Book review of Media Work
All optimism associated with studying to work in the media industry dies by the time a student tries to actually find a job after graduation. Working within media industries is often much more uncertain and much more complicated then anticipated. If one is lucky or persistent enough to find a suitable job, there is no job security and the experience acquired in one actual workweek is often more useful then the four years of studying preceding this.
Mark Deuze‘s Media Work excellently bridges the studying of Media and the actual working in the media. It offers a great introduction to the contemporary issues and challenges future media workers will face. Media Work can be seen as a more critical and less utopian approach to many of the same concepts introduced in Henry Jenkins’ Convergence Culture .The concepts (convergence, prosumer, collective authorship, networked community) are in a sense stripped of their optimism by the critical analysis of the actual industry. Mark Deuze introduces a new term to illustrate the increasing uncertainty within media work: Precarity. This concept is central to the new work mindstate in a increasingly mediatized and liquid life, in which work and play are increasingly unseperated.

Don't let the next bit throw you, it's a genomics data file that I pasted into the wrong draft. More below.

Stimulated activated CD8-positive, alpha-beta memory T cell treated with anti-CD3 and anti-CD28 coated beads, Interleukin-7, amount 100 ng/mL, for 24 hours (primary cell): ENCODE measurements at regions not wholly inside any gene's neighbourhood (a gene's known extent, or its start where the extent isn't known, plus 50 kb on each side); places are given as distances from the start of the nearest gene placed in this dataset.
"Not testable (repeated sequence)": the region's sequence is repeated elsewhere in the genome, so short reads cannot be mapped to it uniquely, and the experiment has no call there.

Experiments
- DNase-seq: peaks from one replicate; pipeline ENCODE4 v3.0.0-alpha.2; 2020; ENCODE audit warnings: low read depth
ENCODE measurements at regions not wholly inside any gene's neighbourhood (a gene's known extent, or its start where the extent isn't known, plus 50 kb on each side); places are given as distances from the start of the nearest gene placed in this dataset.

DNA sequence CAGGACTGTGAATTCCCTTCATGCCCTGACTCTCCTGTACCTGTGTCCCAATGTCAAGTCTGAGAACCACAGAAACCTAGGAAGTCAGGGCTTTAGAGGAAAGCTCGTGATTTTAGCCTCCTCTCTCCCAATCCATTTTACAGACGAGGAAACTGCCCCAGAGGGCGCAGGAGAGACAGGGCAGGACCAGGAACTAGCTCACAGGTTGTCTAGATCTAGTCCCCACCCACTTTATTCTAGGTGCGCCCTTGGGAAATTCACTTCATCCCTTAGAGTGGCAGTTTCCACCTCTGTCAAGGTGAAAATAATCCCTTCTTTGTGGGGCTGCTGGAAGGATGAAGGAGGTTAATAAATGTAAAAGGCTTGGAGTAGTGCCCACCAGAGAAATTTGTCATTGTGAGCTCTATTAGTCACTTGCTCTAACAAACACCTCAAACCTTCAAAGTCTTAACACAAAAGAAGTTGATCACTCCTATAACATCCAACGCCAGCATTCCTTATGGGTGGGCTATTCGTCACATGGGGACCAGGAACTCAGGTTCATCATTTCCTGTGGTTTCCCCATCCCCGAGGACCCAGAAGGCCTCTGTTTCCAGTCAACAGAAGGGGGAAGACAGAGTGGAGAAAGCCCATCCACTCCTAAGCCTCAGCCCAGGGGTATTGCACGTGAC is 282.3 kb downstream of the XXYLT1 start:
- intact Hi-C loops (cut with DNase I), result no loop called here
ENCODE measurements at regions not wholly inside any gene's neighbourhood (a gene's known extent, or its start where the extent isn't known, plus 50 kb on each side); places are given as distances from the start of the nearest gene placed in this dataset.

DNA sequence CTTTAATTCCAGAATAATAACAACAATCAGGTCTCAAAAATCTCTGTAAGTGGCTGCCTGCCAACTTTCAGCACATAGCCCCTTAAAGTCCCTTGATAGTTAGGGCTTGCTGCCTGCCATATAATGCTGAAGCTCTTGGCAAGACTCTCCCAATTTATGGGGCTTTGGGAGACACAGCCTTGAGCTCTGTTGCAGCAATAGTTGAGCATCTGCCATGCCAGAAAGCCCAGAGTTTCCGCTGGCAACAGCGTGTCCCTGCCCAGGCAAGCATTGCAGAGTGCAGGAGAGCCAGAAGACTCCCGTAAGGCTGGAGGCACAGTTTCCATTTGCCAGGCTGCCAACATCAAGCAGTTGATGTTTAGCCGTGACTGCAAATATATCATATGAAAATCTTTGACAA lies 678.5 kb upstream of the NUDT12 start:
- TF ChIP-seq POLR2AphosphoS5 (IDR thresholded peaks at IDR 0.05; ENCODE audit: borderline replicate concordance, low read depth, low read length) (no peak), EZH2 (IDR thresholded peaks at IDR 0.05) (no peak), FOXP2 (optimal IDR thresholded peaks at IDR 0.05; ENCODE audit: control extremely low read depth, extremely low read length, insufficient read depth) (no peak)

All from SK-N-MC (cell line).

Convergence Culture by Jenkins can be seen as a optimistic, almost technologically deterministic approach to Media work in web 2.0 while Media Work by Deuze is a less optimistic analysis of contemporary media work. In a sense it can be seen as a response to Convergence Culture.
Job security is something of the past in the media industries. Deuze explores how flexibility and a portfolio worklife have replaced long term commitments between employers and employees. He explores the ramifications of the constant state of flux in ‘network’ society from the perspective of the media worker in several industries; advertising, journalism, movies and games. His book explores the many issues associated with media work in a contemporary life which he calls: Liquid Life. He uses this term coined by Zygmunt Bauman to describe the way all elements of life and work are organized in media. Media is the field in which the former dimensions of work and play, public and private, local and global, and lived and mediated come together in an increasingly culturalized world. Deuze also stresses that not one factor is responsible for these above mentioned trends, it is a complicated combination of globalization, privatization, individualization, increasing innovation in information technologies and lassez faire economic politics.
In my opinion this book offers a critical counterpart to all optimistic theory associated with the new networked world of Web 2.0. The increasing agency and economic possibilities for users associated with books by Kevin Kelly, Chris Anderson and Henry Jenkins are partly shattered in a more critical and realistic description of the industries and the way it adapts to new users and practices. Optimistic terms like collective authorship, prosumer and participation culture are sharply contrasted with terms like outsourcing, globalization and precarity.
In short: a must read for aspiring media workers.